Patients undergoing stem cell transplants for blood cancers and other diseases today must endure highly toxic—sometimes lethal—rounds of chemotherapy and radiation to clear their bone marrow of diseased blood-forming stem cells, or hematopoietic stem cells (HSCs). A further problem is that collecting sufficient numbers of donor HSCs for transplantation is challenging because they are very rare cells and difficult to culture. Now a team of scientists at Ludwig Stanford led by Hiro Nakauchi might have found a way around both these issues. In a July Nature paper, they and their colleagues in Japan reported a method of culturing mouse HSCs that prompts the stem cells to renew themselves hundreds or even thousands of times within just 28 days. The researchers accomplished this by altering the medium, growth stimulating factors and physical conditions of the culture. They then demonstrated that, with such large numbers of HSCs available for infusion, successful transplantations could be done in mice without first eliminating the recipients’ own HSCs. If the method works on human HSCs, it could dramatically expand the number of patients eligible for bone marrow transplantation and help to expand the use of umbilical cord blood HSCs for transplantation. It could also permit the use of a patient’s own genetically corrected stem cells in gene therapies to treat genetic diseases like sickle cell anemia.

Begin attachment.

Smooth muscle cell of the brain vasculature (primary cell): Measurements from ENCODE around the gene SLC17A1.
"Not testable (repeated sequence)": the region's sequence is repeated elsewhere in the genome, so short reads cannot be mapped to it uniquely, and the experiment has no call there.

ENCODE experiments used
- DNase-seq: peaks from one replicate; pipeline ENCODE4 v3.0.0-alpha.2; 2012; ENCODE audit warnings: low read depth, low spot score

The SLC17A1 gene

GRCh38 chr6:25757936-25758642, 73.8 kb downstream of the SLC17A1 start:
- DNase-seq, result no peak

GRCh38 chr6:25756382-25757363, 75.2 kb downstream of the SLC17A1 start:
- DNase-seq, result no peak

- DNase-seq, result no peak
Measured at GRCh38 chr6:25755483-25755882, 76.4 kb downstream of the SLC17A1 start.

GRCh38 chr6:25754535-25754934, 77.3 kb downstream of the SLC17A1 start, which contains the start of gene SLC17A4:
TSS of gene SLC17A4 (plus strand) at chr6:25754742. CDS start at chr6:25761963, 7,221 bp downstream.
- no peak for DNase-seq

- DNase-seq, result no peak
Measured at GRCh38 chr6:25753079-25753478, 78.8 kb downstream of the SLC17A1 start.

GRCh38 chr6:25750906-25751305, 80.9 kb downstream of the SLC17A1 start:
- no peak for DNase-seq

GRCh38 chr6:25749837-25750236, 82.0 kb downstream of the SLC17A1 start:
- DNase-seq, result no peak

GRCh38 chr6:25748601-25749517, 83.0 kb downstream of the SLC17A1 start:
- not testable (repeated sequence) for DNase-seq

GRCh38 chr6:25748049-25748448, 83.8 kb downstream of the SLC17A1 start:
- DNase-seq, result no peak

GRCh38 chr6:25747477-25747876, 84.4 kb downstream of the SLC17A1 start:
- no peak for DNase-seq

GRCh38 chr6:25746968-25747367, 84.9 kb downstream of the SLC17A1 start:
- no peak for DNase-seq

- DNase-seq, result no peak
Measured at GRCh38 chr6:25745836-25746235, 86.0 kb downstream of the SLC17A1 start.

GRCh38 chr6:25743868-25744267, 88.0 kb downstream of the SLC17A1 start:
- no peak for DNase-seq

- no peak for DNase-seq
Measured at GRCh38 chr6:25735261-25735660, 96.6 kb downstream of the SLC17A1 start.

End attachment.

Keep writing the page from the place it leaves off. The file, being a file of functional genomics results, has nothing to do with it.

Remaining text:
This article appeared in the November 2019 issue of Ludwig Link. Click here to download a PDF (1 MB).